Racquetball Equipment

Does anyone play pickleball in Prince George?

Coaches from clubs in northern British Columbia earn Level 1 certification in the National Coaching Certification Program course

Ralph Wood has his own theory as to why pickleball is one of the fastest growing participatory sports in the world.

Not only is it a lot of fun to play, but for beginners especially, it doesn’t take months of practice to figure out how to get the ball over the net.

“It’s an easy sport to learn and the point is, it doesn’t take long before you get the kind of shots that make you a hero,” said Wood, Prince George Tennis and Pickleball pickleball coach. Club.

“I taught tennis for years and it took me three months to find someone to do rally and volleyball, here we can do it in 60 minutes. We can get people to do things you wouldn’t expect someone to do in an hour. Someone told me that pickleball is much like any addiction, but it’s almost worse. It’s almost like crack when you take it, you just want more, well it’s the same, and it’s healthy.

Wood was one of three local pickleball enthusiasts who signed up two weekends ago for the Level 1 instructor course given by Ontario coach Mark Rennison. Prince George was the first stop in British Columbia for Rennison as part of a Pickleball Canada / Tennis Canada initiative to launch a national pickleball coach education program accredited by the National Coaching Certification Program.

Fourteen aspiring instructors from Prince George, Williams Lake, Smithers, Terrace and Telkwa participated in Rennison’s one-day Level 1 course at the College of New Caledonia on October 3. Wood, along with Tracey Quickenden and Jim Allen are now nationally- certified to teach pickleball with the Prince George club.

“What they learn to do is to be able to present the sport of pickleball in a safe, fun and effective way where everyone who participates has a good time,” said Rennison.

“Anyone who has coached, in many cases it is volunteers or helpers, and in some cases there may be people who have been paid for their training but there have been no standards. until now. So what we do is try to give them some basic skills so that when they introduce the sport to new people, the people who participate will have a positive experience. ”

The day before, Rennison offered skills clinics for five different skill levels and three one-hour Engage Sports Try It practice sessions at the Northern Sport Center, the first of which drew 32 players, most of whom didn’t. had never played sports. It was a hectic night on the courts and Rennison wasn’t surprised that the Ty It sessions generated a lot of interest. He knows why pickleball is gaining popularity.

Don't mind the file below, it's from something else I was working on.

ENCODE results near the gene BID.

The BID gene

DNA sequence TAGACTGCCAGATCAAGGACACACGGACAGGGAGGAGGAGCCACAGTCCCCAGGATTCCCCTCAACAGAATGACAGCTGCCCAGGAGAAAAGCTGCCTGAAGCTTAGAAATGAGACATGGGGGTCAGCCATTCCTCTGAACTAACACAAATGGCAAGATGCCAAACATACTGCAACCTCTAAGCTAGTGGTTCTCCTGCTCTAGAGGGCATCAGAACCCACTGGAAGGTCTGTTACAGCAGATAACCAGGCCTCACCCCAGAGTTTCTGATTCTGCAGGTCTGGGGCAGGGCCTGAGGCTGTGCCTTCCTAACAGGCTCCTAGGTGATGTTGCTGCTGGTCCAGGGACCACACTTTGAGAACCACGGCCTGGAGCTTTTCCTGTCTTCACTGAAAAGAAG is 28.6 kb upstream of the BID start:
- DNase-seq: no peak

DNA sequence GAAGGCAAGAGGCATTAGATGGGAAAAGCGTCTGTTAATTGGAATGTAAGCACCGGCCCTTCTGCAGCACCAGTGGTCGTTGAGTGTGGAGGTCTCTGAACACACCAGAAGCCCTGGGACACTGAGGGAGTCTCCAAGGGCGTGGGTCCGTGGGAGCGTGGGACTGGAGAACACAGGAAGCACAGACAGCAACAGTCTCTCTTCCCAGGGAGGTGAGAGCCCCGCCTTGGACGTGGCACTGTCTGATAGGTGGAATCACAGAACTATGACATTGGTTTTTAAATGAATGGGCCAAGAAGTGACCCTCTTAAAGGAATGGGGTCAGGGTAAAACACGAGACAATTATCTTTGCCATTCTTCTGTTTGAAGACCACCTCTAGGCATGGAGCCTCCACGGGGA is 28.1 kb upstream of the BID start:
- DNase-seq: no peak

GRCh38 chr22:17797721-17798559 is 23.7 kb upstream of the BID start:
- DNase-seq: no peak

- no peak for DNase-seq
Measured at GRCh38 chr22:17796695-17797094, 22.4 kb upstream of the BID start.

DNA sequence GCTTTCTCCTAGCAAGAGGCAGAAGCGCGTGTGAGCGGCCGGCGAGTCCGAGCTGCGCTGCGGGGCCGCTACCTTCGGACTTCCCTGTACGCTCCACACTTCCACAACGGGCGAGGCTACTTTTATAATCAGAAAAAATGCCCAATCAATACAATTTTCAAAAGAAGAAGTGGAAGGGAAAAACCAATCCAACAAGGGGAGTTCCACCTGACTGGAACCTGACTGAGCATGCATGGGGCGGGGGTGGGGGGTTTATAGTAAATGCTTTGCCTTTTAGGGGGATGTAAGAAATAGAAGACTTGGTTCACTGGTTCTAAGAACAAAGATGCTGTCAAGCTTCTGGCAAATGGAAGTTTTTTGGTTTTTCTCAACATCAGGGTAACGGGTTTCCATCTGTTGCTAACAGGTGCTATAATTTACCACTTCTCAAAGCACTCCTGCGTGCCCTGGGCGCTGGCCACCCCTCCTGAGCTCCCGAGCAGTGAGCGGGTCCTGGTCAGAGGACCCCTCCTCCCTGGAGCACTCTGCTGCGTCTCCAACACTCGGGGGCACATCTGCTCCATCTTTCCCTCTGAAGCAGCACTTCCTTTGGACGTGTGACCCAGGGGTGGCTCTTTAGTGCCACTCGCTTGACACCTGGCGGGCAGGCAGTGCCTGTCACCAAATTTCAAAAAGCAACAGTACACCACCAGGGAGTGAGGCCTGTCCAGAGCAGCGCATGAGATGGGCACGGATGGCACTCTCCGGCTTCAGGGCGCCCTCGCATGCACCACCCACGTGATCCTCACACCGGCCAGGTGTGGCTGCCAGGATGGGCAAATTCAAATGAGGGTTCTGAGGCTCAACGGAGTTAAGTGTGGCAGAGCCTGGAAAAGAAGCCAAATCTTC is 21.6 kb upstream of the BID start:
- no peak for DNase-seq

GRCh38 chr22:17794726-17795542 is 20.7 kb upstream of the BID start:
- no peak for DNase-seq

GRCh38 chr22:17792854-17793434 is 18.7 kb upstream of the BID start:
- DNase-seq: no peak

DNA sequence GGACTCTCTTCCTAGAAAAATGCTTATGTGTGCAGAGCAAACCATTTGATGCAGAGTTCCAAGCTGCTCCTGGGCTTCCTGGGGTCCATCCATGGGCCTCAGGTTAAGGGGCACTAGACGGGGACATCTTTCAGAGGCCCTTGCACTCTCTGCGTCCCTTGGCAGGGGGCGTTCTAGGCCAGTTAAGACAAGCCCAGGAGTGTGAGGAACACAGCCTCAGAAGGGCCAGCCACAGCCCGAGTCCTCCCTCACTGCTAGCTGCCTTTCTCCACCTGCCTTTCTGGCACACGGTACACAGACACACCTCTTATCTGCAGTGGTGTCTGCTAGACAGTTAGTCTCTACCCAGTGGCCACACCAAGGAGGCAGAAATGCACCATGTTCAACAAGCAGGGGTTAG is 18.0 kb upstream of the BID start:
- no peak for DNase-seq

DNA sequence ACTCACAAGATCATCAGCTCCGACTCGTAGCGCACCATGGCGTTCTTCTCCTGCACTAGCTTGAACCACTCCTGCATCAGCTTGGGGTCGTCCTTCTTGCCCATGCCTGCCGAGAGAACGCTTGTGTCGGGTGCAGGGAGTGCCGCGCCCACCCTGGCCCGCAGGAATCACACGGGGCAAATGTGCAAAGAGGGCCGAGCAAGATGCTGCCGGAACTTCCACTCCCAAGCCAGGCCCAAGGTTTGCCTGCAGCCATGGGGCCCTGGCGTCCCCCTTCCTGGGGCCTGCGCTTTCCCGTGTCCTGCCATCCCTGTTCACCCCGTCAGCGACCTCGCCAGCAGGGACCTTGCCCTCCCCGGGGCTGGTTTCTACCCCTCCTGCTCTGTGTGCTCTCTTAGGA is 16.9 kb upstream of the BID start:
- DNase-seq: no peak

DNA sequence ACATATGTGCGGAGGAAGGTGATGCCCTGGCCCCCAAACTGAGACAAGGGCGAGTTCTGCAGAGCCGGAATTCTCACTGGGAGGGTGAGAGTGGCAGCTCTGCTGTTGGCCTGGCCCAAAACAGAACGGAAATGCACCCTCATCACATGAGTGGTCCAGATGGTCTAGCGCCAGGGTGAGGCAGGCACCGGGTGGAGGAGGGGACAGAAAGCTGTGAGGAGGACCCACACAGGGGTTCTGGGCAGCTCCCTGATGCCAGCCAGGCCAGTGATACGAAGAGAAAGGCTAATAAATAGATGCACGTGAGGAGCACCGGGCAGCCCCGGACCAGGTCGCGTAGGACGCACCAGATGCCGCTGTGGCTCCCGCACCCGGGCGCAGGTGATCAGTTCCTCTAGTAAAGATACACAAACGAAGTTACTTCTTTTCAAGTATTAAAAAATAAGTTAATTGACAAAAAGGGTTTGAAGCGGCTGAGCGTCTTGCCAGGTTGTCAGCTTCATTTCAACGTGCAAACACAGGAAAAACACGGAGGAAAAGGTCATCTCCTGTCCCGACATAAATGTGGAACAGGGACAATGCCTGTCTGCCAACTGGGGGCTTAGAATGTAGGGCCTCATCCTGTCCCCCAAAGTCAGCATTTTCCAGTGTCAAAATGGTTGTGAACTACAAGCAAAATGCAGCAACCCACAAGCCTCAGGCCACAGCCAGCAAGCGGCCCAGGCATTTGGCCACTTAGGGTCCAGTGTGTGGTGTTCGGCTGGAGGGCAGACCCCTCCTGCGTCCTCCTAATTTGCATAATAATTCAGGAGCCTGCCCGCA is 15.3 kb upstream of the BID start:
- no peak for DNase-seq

“The entry barrier is low, you can get equipment for not a lot of money, the pickleball court is the size of a badminton court, so you don’t need a lot of space and the ball doesn’t bounce a lot so it’s relatively easy to start playing, ”said Rennison.

“A lot of people who haven’t played a lot of sports before find that they can be successful pretty quickly. It’s nice not to have to chase the ball too far down the field and it’s also very social. People make friends in the field and find they have a new community to which they are connected. A lot of people make it their sport full time.

Rennison is based in Collingwood, Ontario where he works as a professional pickleball coach. After serving as a tennis coach for the Tennis Professionals Association for two decades, operating his own business, Third Shot Sports, he switched to teaching pickleball in 2014, the year he started playing tennis. As the national pickleball education officer, he is developing a team of course leaders who can deliver the coaching course anywhere.

Invented in 1965, Canada has approximately 350,000 pickleball players. This year’s national championships drew 789 players between the ages of 10 and 80 in singles, doubles and mixed doubles events and offered open categories, based on skill and age. Kingston, Ont. And Kelowna hosted the national tournament and the Prince George club are considering a bid to host a regional event sanctioned by Racquetball Canada.

The Prince George Tennis and Pickleball Club, where Wood plays, teaches and hosts club tournaments, has nine outdoor pickleball courts adjacent to the Prince George Golf and Curling Club. Any weekend and most weekday evenings in the warmer months, these courts come alive with the hollow sound of perforated plastic balls hitting racquets and the laughter of the people playing. Wood estimates that the town has at least 180 people who make pickleball a regular habit.

It is an ideal activity to improve balance, agility, flexibility, reflexes and eye-hand coordination. so it’s not that hard on the joints. For many older tennis players who have developed hip, knee, or shoulder problems, pickleball is a natural progression, a game they can play for the rest of their lives.

Now that it’s cold outside, pickleball is taking hold in city gyms, but you’ll still see the diehards playing outside on the club’s courts for the next few weeks until the snow clears.


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